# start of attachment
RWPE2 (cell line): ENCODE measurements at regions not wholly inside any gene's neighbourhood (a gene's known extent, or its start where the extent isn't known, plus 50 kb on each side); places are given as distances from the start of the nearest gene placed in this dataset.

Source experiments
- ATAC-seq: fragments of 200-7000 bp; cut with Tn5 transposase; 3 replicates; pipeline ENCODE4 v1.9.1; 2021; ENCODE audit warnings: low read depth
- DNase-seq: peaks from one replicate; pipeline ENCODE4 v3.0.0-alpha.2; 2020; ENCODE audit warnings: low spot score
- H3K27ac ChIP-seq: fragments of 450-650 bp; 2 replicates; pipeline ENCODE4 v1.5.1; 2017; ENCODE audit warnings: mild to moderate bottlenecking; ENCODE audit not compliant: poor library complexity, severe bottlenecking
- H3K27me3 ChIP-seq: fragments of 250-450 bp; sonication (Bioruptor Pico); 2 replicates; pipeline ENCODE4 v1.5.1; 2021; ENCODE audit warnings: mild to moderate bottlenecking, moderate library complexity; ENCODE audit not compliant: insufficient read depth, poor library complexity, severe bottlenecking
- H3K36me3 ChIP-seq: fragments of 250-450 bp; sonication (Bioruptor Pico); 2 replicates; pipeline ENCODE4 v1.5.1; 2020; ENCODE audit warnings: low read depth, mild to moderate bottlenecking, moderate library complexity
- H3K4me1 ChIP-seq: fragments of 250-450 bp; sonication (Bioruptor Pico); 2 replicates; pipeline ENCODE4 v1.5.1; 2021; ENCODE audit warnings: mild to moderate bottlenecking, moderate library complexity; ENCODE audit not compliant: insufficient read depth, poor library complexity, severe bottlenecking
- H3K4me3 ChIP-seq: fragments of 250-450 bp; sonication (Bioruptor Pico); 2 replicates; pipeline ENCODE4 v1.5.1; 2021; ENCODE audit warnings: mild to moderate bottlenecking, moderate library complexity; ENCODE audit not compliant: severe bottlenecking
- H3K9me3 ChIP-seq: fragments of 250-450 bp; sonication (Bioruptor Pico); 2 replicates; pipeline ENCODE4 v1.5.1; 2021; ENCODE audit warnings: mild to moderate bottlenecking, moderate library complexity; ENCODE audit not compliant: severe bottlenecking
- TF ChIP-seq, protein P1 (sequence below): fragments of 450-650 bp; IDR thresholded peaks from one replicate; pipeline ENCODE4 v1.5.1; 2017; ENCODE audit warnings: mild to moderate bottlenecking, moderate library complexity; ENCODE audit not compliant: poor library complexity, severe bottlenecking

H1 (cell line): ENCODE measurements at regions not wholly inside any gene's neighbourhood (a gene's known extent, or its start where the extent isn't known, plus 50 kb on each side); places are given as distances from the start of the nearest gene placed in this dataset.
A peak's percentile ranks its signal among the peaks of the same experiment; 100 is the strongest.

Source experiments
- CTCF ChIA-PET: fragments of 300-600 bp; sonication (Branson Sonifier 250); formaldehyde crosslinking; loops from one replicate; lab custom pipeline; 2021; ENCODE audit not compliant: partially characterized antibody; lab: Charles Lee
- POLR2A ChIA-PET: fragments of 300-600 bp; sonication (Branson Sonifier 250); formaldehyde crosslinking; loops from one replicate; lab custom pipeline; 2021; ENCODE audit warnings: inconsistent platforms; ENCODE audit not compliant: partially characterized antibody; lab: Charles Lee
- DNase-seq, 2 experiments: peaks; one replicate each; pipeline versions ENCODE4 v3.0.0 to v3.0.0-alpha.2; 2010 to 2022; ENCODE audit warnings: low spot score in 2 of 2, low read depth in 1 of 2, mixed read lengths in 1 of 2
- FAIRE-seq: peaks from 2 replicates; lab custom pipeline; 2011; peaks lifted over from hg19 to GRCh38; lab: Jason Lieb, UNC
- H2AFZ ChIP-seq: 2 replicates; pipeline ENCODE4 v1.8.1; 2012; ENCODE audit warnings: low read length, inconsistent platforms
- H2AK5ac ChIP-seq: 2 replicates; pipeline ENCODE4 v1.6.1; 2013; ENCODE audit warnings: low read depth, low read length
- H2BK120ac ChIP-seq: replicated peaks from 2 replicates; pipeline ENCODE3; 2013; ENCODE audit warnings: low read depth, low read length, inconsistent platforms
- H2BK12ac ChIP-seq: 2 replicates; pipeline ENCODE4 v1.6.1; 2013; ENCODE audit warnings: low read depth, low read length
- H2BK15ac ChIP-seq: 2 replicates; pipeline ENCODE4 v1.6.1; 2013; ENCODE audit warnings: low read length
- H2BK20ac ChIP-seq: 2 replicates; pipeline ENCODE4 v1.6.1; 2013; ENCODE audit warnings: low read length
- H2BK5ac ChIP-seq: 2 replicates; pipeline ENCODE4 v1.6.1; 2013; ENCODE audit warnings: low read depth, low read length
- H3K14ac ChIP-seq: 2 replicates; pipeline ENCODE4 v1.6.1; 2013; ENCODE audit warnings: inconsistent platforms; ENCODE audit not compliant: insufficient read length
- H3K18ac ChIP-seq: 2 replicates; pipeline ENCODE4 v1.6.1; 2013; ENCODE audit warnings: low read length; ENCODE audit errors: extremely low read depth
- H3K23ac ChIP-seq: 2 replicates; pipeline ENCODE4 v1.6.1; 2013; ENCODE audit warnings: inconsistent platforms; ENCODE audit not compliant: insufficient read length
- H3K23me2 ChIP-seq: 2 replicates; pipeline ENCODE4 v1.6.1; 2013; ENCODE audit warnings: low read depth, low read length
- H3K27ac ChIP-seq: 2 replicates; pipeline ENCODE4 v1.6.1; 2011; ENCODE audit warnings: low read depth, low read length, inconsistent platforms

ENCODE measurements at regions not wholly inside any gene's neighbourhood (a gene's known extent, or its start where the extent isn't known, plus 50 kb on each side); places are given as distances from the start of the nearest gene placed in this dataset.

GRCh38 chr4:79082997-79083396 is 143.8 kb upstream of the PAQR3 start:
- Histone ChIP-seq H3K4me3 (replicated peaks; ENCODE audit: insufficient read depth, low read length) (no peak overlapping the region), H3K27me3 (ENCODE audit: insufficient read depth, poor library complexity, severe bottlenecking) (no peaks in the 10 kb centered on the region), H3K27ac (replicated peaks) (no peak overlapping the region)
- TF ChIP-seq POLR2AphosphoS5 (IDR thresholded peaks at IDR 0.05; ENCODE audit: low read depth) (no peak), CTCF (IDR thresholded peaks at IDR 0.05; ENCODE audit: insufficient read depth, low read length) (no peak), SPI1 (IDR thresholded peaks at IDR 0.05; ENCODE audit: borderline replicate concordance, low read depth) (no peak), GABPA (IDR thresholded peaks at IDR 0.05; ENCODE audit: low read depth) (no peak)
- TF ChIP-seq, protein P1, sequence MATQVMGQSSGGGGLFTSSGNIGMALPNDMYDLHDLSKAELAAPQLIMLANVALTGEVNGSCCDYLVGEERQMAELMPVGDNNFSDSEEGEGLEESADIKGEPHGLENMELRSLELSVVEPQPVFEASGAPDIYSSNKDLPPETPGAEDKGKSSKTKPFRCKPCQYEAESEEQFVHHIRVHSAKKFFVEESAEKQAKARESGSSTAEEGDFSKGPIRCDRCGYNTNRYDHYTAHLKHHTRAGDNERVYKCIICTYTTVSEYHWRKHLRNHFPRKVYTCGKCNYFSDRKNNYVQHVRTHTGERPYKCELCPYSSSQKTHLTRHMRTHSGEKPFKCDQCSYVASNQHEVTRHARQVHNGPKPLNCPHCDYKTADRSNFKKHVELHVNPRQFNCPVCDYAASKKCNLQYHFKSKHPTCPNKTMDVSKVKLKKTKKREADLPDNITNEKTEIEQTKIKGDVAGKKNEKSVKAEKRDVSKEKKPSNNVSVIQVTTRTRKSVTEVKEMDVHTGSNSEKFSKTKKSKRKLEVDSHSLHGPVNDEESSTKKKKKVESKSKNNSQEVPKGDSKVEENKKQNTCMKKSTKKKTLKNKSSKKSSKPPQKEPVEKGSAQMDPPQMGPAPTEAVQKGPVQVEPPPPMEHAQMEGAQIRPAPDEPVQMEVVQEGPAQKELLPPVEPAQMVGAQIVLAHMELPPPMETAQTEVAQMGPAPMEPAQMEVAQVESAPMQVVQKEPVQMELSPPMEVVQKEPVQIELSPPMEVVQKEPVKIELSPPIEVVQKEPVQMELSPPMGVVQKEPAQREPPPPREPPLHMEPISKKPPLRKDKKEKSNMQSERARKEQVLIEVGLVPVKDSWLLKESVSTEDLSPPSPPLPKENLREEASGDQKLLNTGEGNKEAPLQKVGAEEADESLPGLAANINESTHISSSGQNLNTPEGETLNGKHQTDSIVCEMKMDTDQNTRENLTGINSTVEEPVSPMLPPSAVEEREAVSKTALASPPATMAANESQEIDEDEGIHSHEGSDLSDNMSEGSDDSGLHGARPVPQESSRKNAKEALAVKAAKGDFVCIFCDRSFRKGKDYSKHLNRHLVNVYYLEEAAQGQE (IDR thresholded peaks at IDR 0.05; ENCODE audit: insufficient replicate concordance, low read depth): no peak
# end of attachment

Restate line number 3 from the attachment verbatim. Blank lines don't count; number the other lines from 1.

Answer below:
- ATAC-seq: fragments of 200-7000 bp; cut with Tn5 transposase; 3 replicates; pipeline ENCODE4 v1.9.1; 2021; ENCODE audit warnings: low read depth